Step 4 – Create an External T0 Router Port (Logical Switch)
What we are in effect doing in this step is building a Logical Switch. This will act as a Logical Router Port. This is the port which will connect the T0 Logical Router to VLAN 51, so it also need to be on VLAN 51.
Step 5 – Attach VLAN 51 External T0 Router Port to the T0 Logical Router
The assumption is that the logical router already exists. If you need guidance on how to create one, see the previous post linked in the introduction. Set the MTU to 1500, and select the Logical Switch (T0 Logical Router Port) created in step 4. In the Subnets section, provide this port with an IP address on the external network.
Step 6 – Validate that you can reach the external network
At this point, from the NSX-T Edge Service Router, you should be able to ping IP addresses on VLAN 51, not just the T0 logical Router port, but also other addresses on the network. SSH onto the NSX-T Edge appliance, and run the following commands. Be aware that this is an existing environment, which also has a T1 switch configured. The number of logical routers displayed in your environment may be different. However, the tier 0 service router should exist and that is the one you will select below.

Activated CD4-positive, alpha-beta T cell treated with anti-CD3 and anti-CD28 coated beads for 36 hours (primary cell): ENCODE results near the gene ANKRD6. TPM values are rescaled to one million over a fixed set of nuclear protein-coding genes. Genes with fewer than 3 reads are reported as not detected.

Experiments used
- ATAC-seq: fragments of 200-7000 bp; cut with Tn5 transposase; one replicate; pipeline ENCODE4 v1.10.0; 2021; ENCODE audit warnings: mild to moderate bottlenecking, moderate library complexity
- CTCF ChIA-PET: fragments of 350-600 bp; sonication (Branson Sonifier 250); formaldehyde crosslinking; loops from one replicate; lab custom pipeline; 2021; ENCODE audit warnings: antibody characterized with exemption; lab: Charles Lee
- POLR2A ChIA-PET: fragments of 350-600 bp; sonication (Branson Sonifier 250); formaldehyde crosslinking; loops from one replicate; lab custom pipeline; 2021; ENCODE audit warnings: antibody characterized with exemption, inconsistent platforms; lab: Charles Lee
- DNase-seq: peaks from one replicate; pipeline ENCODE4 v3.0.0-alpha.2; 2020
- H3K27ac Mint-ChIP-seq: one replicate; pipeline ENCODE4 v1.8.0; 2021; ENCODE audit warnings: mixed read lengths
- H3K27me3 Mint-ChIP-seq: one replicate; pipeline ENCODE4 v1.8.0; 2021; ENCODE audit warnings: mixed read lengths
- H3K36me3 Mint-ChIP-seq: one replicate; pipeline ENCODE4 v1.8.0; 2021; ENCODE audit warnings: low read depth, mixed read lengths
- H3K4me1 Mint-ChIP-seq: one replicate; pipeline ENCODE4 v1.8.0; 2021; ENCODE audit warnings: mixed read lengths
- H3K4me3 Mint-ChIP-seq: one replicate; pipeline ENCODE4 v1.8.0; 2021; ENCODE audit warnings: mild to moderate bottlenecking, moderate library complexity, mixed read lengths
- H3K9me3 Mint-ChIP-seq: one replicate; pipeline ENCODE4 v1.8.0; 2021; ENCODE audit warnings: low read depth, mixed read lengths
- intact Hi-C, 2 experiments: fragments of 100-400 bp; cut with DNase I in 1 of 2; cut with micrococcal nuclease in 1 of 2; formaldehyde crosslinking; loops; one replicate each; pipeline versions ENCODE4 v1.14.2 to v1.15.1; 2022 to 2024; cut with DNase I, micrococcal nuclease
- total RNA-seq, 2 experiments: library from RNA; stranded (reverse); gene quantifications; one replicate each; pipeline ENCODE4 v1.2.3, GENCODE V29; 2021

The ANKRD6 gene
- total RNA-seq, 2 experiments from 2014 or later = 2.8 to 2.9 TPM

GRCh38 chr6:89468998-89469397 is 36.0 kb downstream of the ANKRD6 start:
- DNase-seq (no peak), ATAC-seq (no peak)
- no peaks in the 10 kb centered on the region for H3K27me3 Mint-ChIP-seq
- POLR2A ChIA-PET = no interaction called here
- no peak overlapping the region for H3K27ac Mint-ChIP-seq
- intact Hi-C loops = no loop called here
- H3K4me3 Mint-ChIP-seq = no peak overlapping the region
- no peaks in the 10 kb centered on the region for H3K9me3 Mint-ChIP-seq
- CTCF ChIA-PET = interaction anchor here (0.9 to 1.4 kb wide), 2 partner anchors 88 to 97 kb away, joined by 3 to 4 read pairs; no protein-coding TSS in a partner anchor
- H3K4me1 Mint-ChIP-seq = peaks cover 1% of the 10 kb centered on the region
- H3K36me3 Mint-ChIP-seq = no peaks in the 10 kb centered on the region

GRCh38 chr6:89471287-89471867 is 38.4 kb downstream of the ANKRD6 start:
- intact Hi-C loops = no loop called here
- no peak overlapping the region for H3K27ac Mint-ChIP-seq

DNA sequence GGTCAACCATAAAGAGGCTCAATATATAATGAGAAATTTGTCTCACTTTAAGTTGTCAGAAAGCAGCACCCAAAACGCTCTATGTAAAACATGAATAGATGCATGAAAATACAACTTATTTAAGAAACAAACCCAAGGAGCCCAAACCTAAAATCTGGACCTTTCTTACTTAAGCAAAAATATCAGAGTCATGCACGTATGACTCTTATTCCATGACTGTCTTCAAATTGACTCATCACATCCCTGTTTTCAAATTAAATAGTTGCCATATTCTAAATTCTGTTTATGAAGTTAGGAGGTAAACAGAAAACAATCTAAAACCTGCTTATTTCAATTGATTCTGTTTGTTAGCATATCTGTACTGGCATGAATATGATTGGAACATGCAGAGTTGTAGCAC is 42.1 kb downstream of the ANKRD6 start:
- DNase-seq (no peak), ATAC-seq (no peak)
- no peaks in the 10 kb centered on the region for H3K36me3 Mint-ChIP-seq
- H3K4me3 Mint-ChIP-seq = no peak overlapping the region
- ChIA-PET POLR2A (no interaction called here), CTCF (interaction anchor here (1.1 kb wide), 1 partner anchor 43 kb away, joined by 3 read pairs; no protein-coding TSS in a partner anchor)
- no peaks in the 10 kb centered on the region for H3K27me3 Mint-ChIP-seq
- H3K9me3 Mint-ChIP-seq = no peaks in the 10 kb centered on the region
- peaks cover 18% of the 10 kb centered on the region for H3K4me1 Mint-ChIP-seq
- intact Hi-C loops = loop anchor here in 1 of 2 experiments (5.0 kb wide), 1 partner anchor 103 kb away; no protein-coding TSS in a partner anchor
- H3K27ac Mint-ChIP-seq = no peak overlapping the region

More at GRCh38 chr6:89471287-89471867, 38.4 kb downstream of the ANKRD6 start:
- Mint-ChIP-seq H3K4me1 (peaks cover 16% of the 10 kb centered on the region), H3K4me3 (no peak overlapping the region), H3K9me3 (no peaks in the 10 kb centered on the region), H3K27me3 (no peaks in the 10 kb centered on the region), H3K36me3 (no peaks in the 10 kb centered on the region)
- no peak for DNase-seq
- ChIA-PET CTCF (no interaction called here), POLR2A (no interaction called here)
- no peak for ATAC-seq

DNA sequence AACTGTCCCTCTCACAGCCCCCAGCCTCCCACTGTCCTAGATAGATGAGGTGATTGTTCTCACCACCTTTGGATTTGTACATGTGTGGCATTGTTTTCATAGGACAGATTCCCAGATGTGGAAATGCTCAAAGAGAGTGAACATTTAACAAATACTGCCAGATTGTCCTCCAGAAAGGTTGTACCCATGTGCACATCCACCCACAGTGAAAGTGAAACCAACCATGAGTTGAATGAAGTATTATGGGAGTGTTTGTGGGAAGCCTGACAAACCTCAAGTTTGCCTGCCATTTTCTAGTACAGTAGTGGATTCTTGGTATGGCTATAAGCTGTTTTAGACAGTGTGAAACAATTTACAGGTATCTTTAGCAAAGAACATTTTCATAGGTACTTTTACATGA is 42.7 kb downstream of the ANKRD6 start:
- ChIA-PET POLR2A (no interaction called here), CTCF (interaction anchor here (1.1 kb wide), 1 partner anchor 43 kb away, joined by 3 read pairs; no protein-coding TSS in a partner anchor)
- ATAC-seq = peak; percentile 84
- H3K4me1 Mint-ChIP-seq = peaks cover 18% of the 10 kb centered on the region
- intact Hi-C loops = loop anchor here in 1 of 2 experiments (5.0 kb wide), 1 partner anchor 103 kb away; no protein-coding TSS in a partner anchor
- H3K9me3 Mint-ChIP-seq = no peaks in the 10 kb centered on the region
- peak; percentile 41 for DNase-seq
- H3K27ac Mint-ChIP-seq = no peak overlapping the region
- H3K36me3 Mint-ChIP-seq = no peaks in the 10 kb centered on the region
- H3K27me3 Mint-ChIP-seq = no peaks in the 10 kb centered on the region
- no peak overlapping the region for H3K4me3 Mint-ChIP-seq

w01-edge-01> get logical-router Logical Router UUID VRF LR-ID Name Type Ports 736a80e3-23f6-5a2d-81d6-bbefb2786666 0 0 TUNNEL 3 267cf518-f1fd-4b13-9008-5e0bf2662a96 5 3074 SR-T0 SERVICE_ROUTER_TIER0 6 14b5a772-fa42-45b3-b5f5-695584a9f5b6 6 3076 SR-T1 SERVICE_ROUTER_TIER1 5 802116e0-2639-46ad-90b3-33edafadd5d8 7 3073 DR-T0 DISTRIBUTED_ROUTER_TIER0 4 07557296-2a54-4e76-9146-9b9da9600d11 9 3075 DR-T1 DISTRIBUTED_ROUTER_TIER1 5 w01-edge-01> vrf 5 w01-edge-01(tier0_sr)> ping 10.27.51.253 PING 10.27.51.253 (10.27.51.253): 56 data bytes 64 bytes from 10.27.51.253: icmp_seq=0 ttl=64 time=1.184 ms 64 bytes from 10.27.51.253: icmp_seq=1 ttl=64 time=0.748 ms ^C w01-edge-01(tier0_sr)> --- 10.27.51.253 ping statistics --- 3 packets transmitted, 2 packets received, 33.3% packet loss round-trip min/avg/max/stddev = 0.748/0.966/1.184/0.218 ms w01-edge-01(tier0_sr)> ping 10.27.51.254 PING 10.27.51.254 (10.27.51.254): 56 data bytes 64 bytes from 10.27.51.254: icmp_seq=0 ttl=255 time=3.439 ms 64 bytes from 10.27.51.254: icmp_seq=1 ttl=255 time=0.933 ms ^C --- 10.27.51.254 ping statistics --- 3 packets transmitted, 2 packets received, 33.3% packet loss round-trip min/avg/max/stddev = 0.933/2.186/3.439/1.253 ms w01-edge-01(tier0_sr)>